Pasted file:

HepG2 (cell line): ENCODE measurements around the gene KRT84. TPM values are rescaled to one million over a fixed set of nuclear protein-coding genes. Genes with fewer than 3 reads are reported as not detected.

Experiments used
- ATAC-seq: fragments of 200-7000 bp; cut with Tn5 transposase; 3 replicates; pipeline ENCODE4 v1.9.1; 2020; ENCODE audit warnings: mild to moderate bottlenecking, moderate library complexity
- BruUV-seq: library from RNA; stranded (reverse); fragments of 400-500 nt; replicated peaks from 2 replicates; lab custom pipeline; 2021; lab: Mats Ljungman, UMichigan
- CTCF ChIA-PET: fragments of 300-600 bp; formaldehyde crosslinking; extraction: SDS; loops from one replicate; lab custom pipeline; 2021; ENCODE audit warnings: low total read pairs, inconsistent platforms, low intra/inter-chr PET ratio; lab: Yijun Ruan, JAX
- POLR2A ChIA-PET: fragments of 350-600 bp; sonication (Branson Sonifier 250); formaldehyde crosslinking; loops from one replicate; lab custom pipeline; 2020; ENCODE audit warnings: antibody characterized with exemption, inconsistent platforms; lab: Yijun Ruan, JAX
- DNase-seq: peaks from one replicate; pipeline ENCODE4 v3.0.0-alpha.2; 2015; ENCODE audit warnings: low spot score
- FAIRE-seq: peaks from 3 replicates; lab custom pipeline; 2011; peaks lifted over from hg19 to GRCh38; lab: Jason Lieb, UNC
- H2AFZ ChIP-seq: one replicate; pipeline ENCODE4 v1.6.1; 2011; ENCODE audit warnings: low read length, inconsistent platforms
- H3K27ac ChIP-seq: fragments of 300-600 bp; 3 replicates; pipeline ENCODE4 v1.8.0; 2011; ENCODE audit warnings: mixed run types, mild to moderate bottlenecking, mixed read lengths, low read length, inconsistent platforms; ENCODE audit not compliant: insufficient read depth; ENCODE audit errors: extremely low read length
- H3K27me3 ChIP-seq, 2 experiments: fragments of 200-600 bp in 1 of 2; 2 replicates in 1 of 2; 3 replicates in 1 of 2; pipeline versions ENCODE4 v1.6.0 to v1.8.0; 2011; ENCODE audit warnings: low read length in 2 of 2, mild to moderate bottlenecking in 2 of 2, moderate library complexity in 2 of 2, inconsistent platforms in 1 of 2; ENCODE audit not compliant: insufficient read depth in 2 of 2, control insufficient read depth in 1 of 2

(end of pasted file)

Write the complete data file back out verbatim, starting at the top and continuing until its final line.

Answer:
HepG2 (cell line): ENCODE measurements around the gene KRT84. TPM values are rescaled to one million over a fixed set of nuclear protein-coding genes. Genes with fewer than 3 reads are reported as not detected.

Experiments used
- ATAC-seq: fragments of 200-7000 bp; cut with Tn5 transposase; 3 replicates; pipeline ENCODE4 v1.9.1; 2020; ENCODE audit warnings: mild to moderate bottlenecking, moderate library complexity
- BruUV-seq: library from RNA; stranded (reverse); fragments of 400-500 nt; replicated peaks from 2 replicates; lab custom pipeline; 2021; lab: Mats Ljungman, UMichigan
- CTCF ChIA-PET: fragments of 300-600 bp; formaldehyde crosslinking; extraction: SDS; loops from one replicate; lab custom pipeline; 2021; ENCODE audit warnings: low total read pairs, inconsistent platforms, low intra/inter-chr PET ratio; lab: Yijun Ruan, JAX
- POLR2A ChIA-PET: fragments of 350-600 bp; sonication (Branson Sonifier 250); formaldehyde crosslinking; loops from one replicate; lab custom pipeline; 2020; ENCODE audit warnings: antibody characterized with exemption, inconsistent platforms; lab: Yijun Ruan, JAX
- DNase-seq: peaks from one replicate; pipeline ENCODE4 v3.0.0-alpha.2; 2015; ENCODE audit warnings: low spot score
- FAIRE-seq: peaks from 3 replicates; lab custom pipeline; 2011; peaks lifted over from hg19 to GRCh38; lab: Jason Lieb, UNC
- H2AFZ ChIP-seq: one replicate; pipeline ENCODE4 v1.6.1; 2011; ENCODE audit warnings: low read length, inconsistent platforms
- H3K27ac ChIP-seq: fragments of 300-600 bp; 3 replicates; pipeline ENCODE4 v1.8.0; 2011; ENCODE audit warnings: mixed run types, mild to moderate bottlenecking, mixed read lengths, low read length, inconsistent platforms; ENCODE audit not compliant: insufficient read depth; ENCODE audit errors: extremely low read length
- H3K27me3 ChIP-seq, 2 experiments: fragments of 200-600 bp in 1 of 2; 2 replicates in 1 of 2; 3 replicates in 1 of 2; pipeline versions ENCODE4 v1.6.0 to v1.8.0; 2011; ENCODE audit warnings: low read length in 2 of 2, mild to moderate bottlenecking in 2 of 2, moderate library complexity in 2 of 2, inconsistent platforms in 1 of 2; ENCODE audit not compliant: insufficient read depth in 2 of 2, control insufficient read depth in 1 of 2